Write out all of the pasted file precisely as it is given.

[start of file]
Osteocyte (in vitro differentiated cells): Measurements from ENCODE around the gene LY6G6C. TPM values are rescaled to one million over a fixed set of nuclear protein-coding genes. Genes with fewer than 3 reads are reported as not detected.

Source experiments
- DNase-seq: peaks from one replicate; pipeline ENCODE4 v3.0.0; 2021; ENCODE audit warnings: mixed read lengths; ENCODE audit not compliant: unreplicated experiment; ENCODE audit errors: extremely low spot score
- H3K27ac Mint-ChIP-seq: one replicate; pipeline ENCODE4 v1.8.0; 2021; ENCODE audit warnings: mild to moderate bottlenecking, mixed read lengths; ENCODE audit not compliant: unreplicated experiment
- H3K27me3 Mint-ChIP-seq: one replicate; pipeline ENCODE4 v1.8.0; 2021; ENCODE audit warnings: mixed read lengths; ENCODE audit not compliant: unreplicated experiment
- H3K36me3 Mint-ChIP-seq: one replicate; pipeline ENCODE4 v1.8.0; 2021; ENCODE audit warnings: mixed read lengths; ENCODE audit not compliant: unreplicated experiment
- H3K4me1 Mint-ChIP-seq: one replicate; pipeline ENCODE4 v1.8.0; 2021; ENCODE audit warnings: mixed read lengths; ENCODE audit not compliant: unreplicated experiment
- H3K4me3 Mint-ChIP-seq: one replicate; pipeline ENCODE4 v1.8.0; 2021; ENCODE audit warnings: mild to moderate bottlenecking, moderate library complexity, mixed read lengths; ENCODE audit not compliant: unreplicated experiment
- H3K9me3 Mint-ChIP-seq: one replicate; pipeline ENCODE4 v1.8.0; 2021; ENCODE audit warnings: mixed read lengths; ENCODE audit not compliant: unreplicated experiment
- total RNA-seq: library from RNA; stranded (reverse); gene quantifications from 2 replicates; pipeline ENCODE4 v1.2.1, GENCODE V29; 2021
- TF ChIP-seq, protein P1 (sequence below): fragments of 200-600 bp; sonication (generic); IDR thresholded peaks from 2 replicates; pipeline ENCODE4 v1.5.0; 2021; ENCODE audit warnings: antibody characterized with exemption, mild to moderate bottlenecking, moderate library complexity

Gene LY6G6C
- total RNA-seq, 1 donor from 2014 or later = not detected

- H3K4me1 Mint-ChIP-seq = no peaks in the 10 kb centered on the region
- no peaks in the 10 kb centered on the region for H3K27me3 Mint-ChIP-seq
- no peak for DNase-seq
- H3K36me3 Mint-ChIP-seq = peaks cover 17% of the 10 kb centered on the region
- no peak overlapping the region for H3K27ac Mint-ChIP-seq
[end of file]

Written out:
Osteocyte (in vitro differentiated cells): Measurements from ENCODE around the gene LY6G6C. TPM values are rescaled to one million over a fixed set of nuclear protein-coding genes. Genes with fewer than 3 reads are reported as not detected.

Source experiments
- DNase-seq: peaks from one replicate; pipeline ENCODE4 v3.0.0; 2021; ENCODE audit warnings: mixed read lengths; ENCODE audit not compliant: unreplicated experiment; ENCODE audit errors: extremely low spot score
- H3K27ac Mint-ChIP-seq: one replicate; pipeline ENCODE4 v1.8.0; 2021; ENCODE audit warnings: mild to moderate bottlenecking, mixed read lengths; ENCODE audit not compliant: unreplicated experiment
- H3K27me3 Mint-ChIP-seq: one replicate; pipeline ENCODE4 v1.8.0; 2021; ENCODE audit warnings: mixed read lengths; ENCODE audit not compliant: unreplicated experiment
- H3K36me3 Mint-ChIP-seq: one replicate; pipeline ENCODE4 v1.8.0; 2021; ENCODE audit warnings: mixed read lengths; ENCODE audit not compliant: unreplicated experiment
- H3K4me1 Mint-ChIP-seq: one replicate; pipeline ENCODE4 v1.8.0; 2021; ENCODE audit warnings: mixed read lengths; ENCODE audit not compliant: unreplicated experiment
- H3K4me3 Mint-ChIP-seq: one replicate; pipeline ENCODE4 v1.8.0; 2021; ENCODE audit warnings: mild to moderate bottlenecking, moderate library complexity, mixed read lengths; ENCODE audit not compliant: unreplicated experiment
- H3K9me3 Mint-ChIP-seq: one replicate; pipeline ENCODE4 v1.8.0; 2021; ENCODE audit warnings: mixed read lengths; ENCODE audit not compliant: unreplicated experiment
- total RNA-seq: library from RNA; stranded (reverse); gene quantifications from 2 replicates; pipeline ENCODE4 v1.2.1, GENCODE V29; 2021
- TF ChIP-seq, protein P1 (sequence below): fragments of 200-600 bp; sonication (generic); IDR thresholded peaks from 2 replicates; pipeline ENCODE4 v1.5.0; 2021; ENCODE audit warnings: antibody characterized with exemption, mild to moderate bottlenecking, moderate library complexity

Gene LY6G6C
- total RNA-seq, 1 donor from 2014 or later = not detected

- H3K4me1 Mint-ChIP-seq = no peaks in the 10 kb centered on the region
- no peaks in the 10 kb centered on the region for H3K27me3 Mint-ChIP-seq
- no peak for DNase-seq
- H3K36me3 Mint-ChIP-seq = peaks cover 17% of the 10 kb centered on the region
- no peak overlapping the region for H3K27ac Mint-ChIP-seq